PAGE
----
Review: Squid Row


So those of my readers who have tried dabbling in artistic ventures know that it can be a lot of hard work. Sure, some artwork looks effortless (and other works look like no effort was put into them, which is a bigger difference than you’d think), and sure, the average cartoonist will use no more muscles than absolutely necessary to get pencil to paper (or stylus to tablet), but the mental work that goes into crafting a storyline (or a punchline, for that matter) can be monumental. And anyone else who’s striven for verisimilitude knows the agony of sketching and resketching a picture, trying to figure out why that elbow doesn’t look quite right.* The difficulty that arises, though, is that for all that hard work, the pay rate isn’t all that good.

And few people know this as intimately as does Randie Springlemeyer, the main character of Squid Row, a slice-of-life comic by Bridgett Spicer. Hapless artist Randie lives and worries in a fictional variant of Monterey, California, where she works shifts at an art-supply store (an exquisite form of torture, when you think about it). The comic follows her exploits as she deals with rival artists, well-meaning relatives, library fines, and a very well-meaning best friend. Also the occasional disaster.

Yes, the slice of Randie’s life is a rather blue-colored cross-section, cataloguing all the frustrations she faces in work, art, and romantic matters. And perhaps because Randie has so many problems, it makes the little victories and kindnesses so much more enjoyable. (It also makes the moments of whimsy rather more fun, too.)

(I will pause here to note that Spicer has only recently set up the new site, so her archives are the devil to search through. I hope the links continue to work; it was a pain in the neck when, less than a week after the Sandra and Woo review came out, their site changed the archive system and all of the links had to be updated. But I digress.)

Squid Row‘s art style has changed quite a bit from its inception, using more varied linework, visual puns, and knock-off brands. And while the soulful eyes sometimes look a little strange on a twenty-something hipster or a sullen co-worker, it really brings out Randie’s willfully naive nature.

Which is sort of what the comic is all about, when you get down to it: a young woman trying to be a Pollyanna in spite of everything life throws at her. And the sheer fact that she hasn’t given up is enough reason to keep reading.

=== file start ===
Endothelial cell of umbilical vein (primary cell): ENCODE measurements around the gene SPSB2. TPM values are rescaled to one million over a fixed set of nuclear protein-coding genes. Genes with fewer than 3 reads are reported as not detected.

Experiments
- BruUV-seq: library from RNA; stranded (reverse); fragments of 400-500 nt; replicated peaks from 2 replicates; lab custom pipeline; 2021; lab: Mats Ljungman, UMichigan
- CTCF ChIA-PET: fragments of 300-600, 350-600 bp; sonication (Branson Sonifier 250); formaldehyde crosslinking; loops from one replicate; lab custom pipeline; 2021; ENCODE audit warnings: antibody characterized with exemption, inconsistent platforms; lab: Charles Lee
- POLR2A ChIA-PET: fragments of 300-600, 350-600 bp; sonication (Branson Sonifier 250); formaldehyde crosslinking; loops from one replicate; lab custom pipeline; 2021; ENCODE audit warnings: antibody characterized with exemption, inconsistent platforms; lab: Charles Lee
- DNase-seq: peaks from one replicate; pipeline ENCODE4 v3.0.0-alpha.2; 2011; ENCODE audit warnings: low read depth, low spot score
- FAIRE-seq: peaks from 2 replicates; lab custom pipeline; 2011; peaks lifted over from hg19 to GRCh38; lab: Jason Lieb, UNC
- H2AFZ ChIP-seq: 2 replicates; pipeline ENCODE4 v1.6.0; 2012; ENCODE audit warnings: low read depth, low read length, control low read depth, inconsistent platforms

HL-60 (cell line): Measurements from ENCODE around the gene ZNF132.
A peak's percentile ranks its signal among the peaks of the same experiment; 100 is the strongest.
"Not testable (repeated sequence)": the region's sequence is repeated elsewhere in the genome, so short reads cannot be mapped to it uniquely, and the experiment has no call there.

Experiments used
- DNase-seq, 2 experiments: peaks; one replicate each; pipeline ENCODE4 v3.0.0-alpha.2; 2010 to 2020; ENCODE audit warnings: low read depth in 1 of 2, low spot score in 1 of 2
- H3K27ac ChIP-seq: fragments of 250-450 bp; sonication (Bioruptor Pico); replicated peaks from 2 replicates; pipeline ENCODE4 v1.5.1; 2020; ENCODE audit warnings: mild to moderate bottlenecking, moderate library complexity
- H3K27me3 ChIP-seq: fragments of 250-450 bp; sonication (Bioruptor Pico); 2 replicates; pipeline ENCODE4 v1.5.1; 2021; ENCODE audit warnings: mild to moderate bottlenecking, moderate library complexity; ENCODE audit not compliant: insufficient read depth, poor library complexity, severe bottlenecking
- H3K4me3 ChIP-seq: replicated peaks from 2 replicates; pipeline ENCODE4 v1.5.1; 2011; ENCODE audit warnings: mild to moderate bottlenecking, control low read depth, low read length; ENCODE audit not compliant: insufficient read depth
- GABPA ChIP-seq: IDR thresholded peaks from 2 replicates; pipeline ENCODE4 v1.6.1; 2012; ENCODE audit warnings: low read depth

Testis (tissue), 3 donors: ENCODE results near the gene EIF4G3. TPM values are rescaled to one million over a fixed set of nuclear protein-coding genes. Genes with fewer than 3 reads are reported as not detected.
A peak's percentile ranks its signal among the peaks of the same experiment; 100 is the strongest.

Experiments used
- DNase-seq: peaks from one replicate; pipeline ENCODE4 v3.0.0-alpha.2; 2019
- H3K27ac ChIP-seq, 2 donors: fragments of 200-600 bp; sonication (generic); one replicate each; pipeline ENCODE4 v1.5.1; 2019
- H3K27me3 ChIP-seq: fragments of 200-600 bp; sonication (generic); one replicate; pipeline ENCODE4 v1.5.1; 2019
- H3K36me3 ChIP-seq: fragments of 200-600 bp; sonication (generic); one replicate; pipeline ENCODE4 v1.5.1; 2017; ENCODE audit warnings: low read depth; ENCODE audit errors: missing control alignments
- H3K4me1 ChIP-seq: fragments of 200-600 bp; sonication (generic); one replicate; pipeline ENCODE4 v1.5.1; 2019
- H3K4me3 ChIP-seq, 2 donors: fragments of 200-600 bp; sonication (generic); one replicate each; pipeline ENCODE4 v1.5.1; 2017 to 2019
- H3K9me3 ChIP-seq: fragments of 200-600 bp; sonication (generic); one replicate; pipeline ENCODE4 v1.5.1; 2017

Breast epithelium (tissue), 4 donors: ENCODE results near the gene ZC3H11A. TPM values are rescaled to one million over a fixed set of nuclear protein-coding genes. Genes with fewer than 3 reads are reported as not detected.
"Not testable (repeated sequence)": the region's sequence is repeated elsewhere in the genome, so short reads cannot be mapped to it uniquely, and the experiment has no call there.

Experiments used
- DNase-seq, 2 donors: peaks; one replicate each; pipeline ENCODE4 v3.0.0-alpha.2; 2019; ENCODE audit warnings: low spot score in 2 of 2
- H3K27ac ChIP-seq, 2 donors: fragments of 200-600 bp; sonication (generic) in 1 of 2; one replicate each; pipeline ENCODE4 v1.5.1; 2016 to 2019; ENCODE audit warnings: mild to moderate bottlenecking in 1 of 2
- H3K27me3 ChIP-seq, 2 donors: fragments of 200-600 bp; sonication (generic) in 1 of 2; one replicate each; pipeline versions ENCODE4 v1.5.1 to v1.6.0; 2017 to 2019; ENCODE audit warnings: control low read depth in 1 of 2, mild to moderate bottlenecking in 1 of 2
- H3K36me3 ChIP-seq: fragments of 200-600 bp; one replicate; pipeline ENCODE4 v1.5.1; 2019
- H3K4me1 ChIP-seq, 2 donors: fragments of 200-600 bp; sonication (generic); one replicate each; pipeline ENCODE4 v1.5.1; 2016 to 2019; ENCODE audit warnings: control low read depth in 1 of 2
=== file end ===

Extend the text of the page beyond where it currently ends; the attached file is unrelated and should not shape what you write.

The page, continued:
Comic Rating: Four cups of fancy, fancy coffee.

* Because it’s the left elbow, of course. Nyuk nyuk nyuk.

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  1. #1 by crow on 16 November 2009 - 8:32 PM

    Monsieur Luprand – I quite agree. You’ve given a succinct account of Squid Row that captures its spirit well. I’ve only been a Squid Rownie for a short time but that’s been long enough to know it’s a keeper.
    Best,
    Crow

  2. #2 by Kona on 18 November 2009 - 8:47 AM

    Also a recent reader here, enjoying the wit and art, not so much the travails of Randie. Have enough of those in my own life, thanks. Wondering how much is autobiographical. A lot of SR rings true to life, including the drama. Not an artist myself, so it’s a good introduction to the mind and daily details of being an artist. Love SR best when Randie is following her passion and enjoying a day of capturing the essence of life on paper.

    • #3 by Luprand on 18 November 2009 - 10:29 AM

      The travails are sort of the tricky part with artists in general. Sometimes it really helps to know what was going on in an artist’s life when he or she did a particular work, as it gives insights as far as the creative process is concerned. Artists can’t help but put their own feelings and beliefs into their work, even if it’s only subliminally. So in some ways, I see the depiction of Randie’s woes as a sort of explanation for why she thinks and paints the way she does.

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